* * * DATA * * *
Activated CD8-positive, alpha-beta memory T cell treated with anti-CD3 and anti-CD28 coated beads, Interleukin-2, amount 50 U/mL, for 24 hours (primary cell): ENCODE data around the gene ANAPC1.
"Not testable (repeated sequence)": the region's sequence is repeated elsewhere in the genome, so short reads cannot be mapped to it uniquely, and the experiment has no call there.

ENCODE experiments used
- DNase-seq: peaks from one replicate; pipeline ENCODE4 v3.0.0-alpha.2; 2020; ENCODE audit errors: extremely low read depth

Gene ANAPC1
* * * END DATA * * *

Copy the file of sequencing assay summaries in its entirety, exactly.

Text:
Activated CD8-positive, alpha-beta memory T cell treated with anti-CD3 and anti-CD28 coated beads, Interleukin-2, amount 50 U/mL, for 24 hours (primary cell): ENCODE data around the gene ANAPC1.
"Not testable (repeated sequence)": the region's sequence is repeated elsewhere in the genome, so short reads cannot be mapped to it uniquely, and the experiment has no call there.

ENCODE experiments used
- DNase-seq: peaks from one replicate; pipeline ENCODE4 v3.0.0-alpha.2; 2020; ENCODE audit errors: extremely low read depth

Gene ANAPC1